The holiday season is drawing to a close and peace and quiet is once again coming to your life and your home. Maybe it’s time to fulfill that promise and take a family member — or maybe just yourself — to the animal shelter and find a feline companion to grace your life. Here are some tips to help make your adoption experience as wonderful as possible, for both the cat and you.
You may go into the shelter thinking that the cat you want is, say, a male tuxedo cat with long fur, which may cause you to turn a blind eye to the cat who really clicks with you. Keep an open mind and an open heart, and your perfect friend will come to you.
Looks aren’t everything, but personality definitely counts for a lot. Many shelters use the ASPCA’s Meet Your Match Feline-Ality survey to help you get a better idea of what cats would be a good match for you. Talk to the shelter staff about your lifestyle and what kind of cat you’d like to have in your life. If you’re very social and you often have visitors at your home, you’ll want to look for a laid-back cat who won’t flinch at the comings and goings. If you work a lot, you may not have the time to do the daily grooming a long-haired cat requires.
No matter what shelter you go to, you will have to fill out an adoption application. These are generally two to three pages long and not very invasive. The most important parts to be prepared for are the vet reference and the landlord reference, so have those individuals’ phone numbers handy. If you rent, the shelter will contact your landlord or building manager to be sure you are allowed to have cats. Shelter staff will contact your veterinarian to see if your current pets are up to date on their vaccinations and get regular health care.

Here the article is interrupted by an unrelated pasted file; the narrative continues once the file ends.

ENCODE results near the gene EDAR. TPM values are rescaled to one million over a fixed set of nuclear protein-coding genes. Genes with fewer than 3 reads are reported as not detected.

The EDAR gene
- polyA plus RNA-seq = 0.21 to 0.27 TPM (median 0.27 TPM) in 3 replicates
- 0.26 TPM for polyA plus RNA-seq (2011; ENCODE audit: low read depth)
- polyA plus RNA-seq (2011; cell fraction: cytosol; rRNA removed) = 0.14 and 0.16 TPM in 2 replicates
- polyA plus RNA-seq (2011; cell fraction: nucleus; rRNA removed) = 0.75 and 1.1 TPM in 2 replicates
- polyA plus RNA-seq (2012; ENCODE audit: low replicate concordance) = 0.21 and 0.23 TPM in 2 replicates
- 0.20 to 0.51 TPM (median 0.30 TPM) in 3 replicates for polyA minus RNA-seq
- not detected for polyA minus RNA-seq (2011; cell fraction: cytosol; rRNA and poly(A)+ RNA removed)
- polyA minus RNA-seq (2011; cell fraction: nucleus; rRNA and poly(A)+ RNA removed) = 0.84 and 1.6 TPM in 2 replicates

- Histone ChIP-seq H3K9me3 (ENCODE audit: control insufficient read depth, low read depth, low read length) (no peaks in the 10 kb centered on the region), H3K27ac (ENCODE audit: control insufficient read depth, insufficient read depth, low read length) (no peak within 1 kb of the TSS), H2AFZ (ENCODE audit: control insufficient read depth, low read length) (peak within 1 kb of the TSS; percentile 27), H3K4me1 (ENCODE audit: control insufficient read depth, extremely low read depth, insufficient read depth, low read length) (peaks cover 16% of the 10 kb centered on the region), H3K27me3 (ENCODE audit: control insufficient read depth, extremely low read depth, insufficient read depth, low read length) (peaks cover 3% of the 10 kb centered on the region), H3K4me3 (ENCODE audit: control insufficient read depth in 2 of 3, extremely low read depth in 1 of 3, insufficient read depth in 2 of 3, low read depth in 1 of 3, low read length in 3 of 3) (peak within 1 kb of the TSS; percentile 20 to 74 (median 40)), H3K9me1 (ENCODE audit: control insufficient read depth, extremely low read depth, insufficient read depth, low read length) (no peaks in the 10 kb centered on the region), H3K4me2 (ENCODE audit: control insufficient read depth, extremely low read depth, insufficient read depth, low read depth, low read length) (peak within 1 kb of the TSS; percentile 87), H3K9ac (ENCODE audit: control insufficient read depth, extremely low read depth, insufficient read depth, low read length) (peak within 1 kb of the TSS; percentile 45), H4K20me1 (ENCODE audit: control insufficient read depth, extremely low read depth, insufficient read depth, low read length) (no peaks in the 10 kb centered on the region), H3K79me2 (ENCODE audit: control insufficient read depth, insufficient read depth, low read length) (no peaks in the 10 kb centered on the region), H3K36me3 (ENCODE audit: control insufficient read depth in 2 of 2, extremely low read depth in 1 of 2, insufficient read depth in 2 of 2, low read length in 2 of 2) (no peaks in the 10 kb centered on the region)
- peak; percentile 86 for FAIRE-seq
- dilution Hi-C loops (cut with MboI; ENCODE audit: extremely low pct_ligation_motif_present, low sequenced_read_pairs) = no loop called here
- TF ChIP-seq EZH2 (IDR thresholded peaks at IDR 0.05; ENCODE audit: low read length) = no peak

Some cats become very close friends. They may be siblings or buddies who were given up together, or they may have met for the first time at the shelter and became fast friends. Breaking up a bonded pair can harm both cats — after all, cats grieve, too — and it’s just not kind. Some rescues will give an adoption fee discount if you adopt a bonded pair, too.
Adult cats have a lot to recommend them. They’re over the “kitten crazies” and are much less likely to chew your phone charger wire, knock your wine glass onto the floor, climb curtains, and otherwise wreak havoc. Adults’ personalities are pretty much fully formed, so you’ll have a much better idea of your potential family member’s disposition. Well-cared-for indoor cats can live to age 16 or 17 (or much longer), so you’ll be able to enjoy many happy years with a grown-up kitty.
It’s unrealistic to expect that your 8-year-old child will remember to clean the litter box every day without being prompted, or that your 5-year-old will be able to tell you that kitty didn’t eat her breakfast and isn’t looking well. As an adult, the ultimate responsibility for the cat’s care and well-being is yours, so be prepared to monitor your children, give them developmentally appropriate chores, and ensure that they do those chores.
Whether you’re playing together with a feather toy or snuggling together after a long day at the office, life with a cat can be truly wonderful. The work and forethought you do before you adopt a cat will go a long way toward ensuring that you have a long, wonderful, and fulfilling life together.
What other advice would you give to someone thinking about adopting a cat? Please share your tips in the comments!
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